And our guide through the story is Dolemedes, played by a resplendently suited Samuel L. Jackson as a cross between a Greek chorus and Rudy Ray Moore. Jackson is essentially reprising his role from Do the Right Thing (complete with a refrain of “Wake up!”); also returning to the Lee rep company is Wesley Snipes, as “Cyclops,” leader of one of the story’s warring street gangs. The other is the title character (Nick Cannon), a rapper/gangster whose girl Lysistrata (the marvelous Teyonah Parris, from Mad Men and Dear White People) devises a novel idea for putting an end to the bloodshed they’re perpetrating: a sex strike, with no action in the sheets until there’s peace in the streets.
Lee and Willmott’s script plays this notion as comedy, obviously, and often broadly so; the pledge itself and the chants it inspires snap with lowdown wit, the desperation of the male characters as the strike lurches on provides endless comic momentum, and Dave Chappelle gets a great, one-scene turn as a stymied strip-club owner (it’s a show-stopping hit-and-run reminiscent of Pryor’s turns in Car Wash or Uptown Saturday Night). That said, some of the comic beats miss, and wildly; a scene aping Dr. Strangelove, with Lysistrata seducing a sentient Tea Party protest sign named “General King Kong” (David Patrick Kelly), has a cringe-to-laughs ratio of ten to one.
Yet it’s surprising that the picture is as funny as it is, considering not only the serious subject at its heart, but how many heavy dramatic scenes slam up against light comic ones. Lee commands these wild tonal shifts with ease, and it’s sort of remarkable that Chi-Raq can go from scenes of farce to dance numbers (this is the closest thing he’s done to a big-screen musical since School Daze) to moments of mourning and agony without giving viewers whiplash.
Sure, there are some stumbles. A few scenes, particularly early on, fall into the pattern that sank Red Hook Summer: long conversations of soapboxing dialogue, pushily underscored by an overwhelmingly sad piano score, which are less drama than speechmaking. In those scenes, and scattered others, it seems odd that a filmmaker as visually arresting as Lee insists on telling rather than showing. And there’s still something unsettling about his recent, strange fascination with long church scenes, which seem to lean more into proselytizing than storytelling, oddly echoing the work of Lee’s nemesis Tyler Perry.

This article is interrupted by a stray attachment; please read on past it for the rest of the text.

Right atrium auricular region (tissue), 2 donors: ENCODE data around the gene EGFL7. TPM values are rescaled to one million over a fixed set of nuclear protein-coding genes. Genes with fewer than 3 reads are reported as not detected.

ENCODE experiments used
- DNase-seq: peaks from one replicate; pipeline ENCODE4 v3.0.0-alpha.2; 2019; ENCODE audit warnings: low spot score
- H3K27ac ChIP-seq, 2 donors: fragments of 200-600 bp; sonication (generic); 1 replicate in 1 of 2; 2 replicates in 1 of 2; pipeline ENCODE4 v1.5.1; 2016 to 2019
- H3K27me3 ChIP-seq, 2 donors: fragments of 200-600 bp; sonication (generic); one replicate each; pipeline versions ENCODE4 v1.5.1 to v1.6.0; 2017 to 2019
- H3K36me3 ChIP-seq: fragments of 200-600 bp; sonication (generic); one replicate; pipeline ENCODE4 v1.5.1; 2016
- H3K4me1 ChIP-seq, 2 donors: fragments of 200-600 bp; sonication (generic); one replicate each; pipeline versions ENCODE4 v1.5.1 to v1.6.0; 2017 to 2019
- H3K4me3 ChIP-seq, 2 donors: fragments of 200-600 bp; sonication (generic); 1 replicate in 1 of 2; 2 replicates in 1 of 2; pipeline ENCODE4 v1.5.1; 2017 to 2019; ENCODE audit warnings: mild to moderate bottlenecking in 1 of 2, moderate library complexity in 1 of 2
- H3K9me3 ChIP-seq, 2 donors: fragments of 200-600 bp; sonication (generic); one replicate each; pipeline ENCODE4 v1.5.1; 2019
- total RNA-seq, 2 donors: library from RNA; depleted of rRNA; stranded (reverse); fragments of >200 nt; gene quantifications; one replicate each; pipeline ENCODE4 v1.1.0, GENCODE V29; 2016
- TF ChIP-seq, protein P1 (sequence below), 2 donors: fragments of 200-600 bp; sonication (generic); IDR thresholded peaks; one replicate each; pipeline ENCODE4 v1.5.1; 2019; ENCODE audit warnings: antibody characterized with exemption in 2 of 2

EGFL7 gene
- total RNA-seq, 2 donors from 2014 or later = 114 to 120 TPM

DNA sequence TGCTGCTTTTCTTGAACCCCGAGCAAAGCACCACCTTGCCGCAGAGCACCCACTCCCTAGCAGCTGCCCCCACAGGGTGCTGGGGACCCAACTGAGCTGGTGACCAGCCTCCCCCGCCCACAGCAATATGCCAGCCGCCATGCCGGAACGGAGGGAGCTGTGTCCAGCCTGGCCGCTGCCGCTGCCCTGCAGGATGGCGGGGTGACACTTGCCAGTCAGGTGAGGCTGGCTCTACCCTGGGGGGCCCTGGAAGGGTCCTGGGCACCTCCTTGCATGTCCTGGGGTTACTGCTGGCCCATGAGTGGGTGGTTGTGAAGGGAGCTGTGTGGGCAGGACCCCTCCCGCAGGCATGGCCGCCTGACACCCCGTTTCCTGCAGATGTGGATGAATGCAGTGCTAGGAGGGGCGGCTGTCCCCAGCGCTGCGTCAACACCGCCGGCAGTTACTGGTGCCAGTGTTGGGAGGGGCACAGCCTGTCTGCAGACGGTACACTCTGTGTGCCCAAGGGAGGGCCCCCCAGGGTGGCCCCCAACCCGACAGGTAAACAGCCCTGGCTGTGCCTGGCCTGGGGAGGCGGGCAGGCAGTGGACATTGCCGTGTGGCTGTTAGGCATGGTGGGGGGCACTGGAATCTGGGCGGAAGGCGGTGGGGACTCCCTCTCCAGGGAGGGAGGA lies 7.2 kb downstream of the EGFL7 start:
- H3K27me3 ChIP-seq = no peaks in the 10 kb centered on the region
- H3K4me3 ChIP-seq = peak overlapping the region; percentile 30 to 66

But here, the house of God holds one of the picture’s most arresting scenes, a long eulogy by Pfleger-inspired Father Corridan (John Cusack, outstanding) that becomes a riveting state of the union address, touching on the “underground economy” of crime, the tyranny of the NRA, income inequality, mass incarceration, and the failures of the educational system. It’s both a great monologue (Cusack delivers it with passion and gusto) and a great manifesto — a reminder that it’s downright shocking to see a contemporary film that so directly addresses contemporary matters.
Such concerns aren’t confined to that speech; Lee and Willmott’s up-to-the-minute script is peppered with references to Trayvon Martin, Michael Brown, Eric Garner, and the massacres at Newtown and Charleston. Well, it’s not quite up to the minute — we’ve had a couple more mass shootings in just the two days since our media screening, and another 16-year-old shot to death on the South Side. Chi-Raq is a film with something to say about those tragedies, and much more besides. In a season where even the Important Films tackle hot-button issues carefully and tastefully, here comes Spike Lee, tossing cinematic Molotov cocktails. It’s good to have him back. We need him now more than ever.
Chi-Raq is out Friday in limited release.